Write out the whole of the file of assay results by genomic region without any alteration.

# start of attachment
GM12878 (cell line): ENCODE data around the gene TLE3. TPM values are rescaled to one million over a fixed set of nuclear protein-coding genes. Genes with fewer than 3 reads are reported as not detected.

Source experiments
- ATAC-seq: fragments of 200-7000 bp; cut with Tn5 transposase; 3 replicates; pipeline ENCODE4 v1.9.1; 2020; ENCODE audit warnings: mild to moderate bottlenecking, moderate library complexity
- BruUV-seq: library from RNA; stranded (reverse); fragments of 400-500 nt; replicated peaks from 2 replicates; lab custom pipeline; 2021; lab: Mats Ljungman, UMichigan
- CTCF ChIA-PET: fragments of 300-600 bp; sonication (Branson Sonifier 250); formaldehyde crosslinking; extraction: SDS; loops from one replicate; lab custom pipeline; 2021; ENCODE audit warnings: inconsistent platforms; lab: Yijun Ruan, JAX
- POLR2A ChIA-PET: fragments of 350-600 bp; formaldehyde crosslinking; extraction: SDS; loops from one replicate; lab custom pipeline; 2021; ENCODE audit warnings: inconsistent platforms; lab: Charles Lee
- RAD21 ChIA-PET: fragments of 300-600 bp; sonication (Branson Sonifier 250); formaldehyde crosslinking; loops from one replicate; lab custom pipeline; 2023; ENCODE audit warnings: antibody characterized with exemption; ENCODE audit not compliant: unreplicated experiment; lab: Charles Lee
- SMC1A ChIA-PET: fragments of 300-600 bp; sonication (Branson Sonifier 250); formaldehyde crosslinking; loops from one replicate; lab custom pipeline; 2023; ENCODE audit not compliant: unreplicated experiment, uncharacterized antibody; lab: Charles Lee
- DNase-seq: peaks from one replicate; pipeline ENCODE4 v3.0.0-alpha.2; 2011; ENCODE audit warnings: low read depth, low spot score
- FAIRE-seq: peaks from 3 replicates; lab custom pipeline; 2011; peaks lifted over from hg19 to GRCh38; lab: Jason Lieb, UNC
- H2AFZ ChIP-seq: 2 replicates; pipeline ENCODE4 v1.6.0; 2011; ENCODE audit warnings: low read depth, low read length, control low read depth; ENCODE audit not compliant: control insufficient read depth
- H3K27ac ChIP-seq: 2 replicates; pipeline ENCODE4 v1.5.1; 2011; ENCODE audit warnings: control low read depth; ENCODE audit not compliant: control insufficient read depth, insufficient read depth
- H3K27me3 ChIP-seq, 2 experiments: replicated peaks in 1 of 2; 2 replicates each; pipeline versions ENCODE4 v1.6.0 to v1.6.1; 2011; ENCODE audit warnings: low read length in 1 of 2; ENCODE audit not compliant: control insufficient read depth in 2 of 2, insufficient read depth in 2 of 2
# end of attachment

GM12878 (cell line): ENCODE data around the gene TLE3. TPM values are rescaled to one million over a fixed set of nuclear protein-coding genes. Genes with fewer than 3 reads are reported as not detected.

Source experiments
- ATAC-seq: fragments of 200-7000 bp; cut with Tn5 transposase; 3 replicates; pipeline ENCODE4 v1.9.1; 2020; ENCODE audit warnings: mild to moderate bottlenecking, moderate library complexity
- BruUV-seq: library from RNA; stranded (reverse); fragments of 400-500 nt; replicated peaks from 2 replicates; lab custom pipeline; 2021; lab: Mats Ljungman, UMichigan
- CTCF ChIA-PET: fragments of 300-600 bp; sonication (Branson Sonifier 250); formaldehyde crosslinking; extraction: SDS; loops from one replicate; lab custom pipeline; 2021; ENCODE audit warnings: inconsistent platforms; lab: Yijun Ruan, JAX
- POLR2A ChIA-PET: fragments of 350-600 bp; formaldehyde crosslinking; extraction: SDS; loops from one replicate; lab custom pipeline; 2021; ENCODE audit warnings: inconsistent platforms; lab: Charles Lee
- RAD21 ChIA-PET: fragments of 300-600 bp; sonication (Branson Sonifier 250); formaldehyde crosslinking; loops from one replicate; lab custom pipeline; 2023; ENCODE audit warnings: antibody characterized with exemption; ENCODE audit not compliant: unreplicated experiment; lab: Charles Lee
- SMC1A ChIA-PET: fragments of 300-600 bp; sonication (Branson Sonifier 250); formaldehyde crosslinking; loops from one replicate; lab custom pipeline; 2023; ENCODE audit not compliant: unreplicated experiment, uncharacterized antibody; lab: Charles Lee
- DNase-seq: peaks from one replicate; pipeline ENCODE4 v3.0.0-alpha.2; 2011; ENCODE audit warnings: low read depth, low spot score
- FAIRE-seq: peaks from 3 replicates; lab custom pipeline; 2011; peaks lifted over from hg19 to GRCh38; lab: Jason Lieb, UNC
- H2AFZ ChIP-seq: 2 replicates; pipeline ENCODE4 v1.6.0; 2011; ENCODE audit warnings: low read depth, low read length, control low read depth; ENCODE audit not compliant: control insufficient read depth
- H3K27ac ChIP-seq: 2 replicates; pipeline ENCODE4 v1.5.1; 2011; ENCODE audit warnings: control low read depth; ENCODE audit not compliant: control insufficient read depth, insufficient read depth
- H3K27me3 ChIP-seq, 2 experiments: replicated peaks in 1 of 2; 2 replicates each; pipeline versions ENCODE4 v1.6.0 to v1.6.1; 2011; ENCODE audit warnings: low read length in 1 of 2; ENCODE audit not compliant: control insufficient read depth in 2 of 2, insufficient read depth in 2 of 2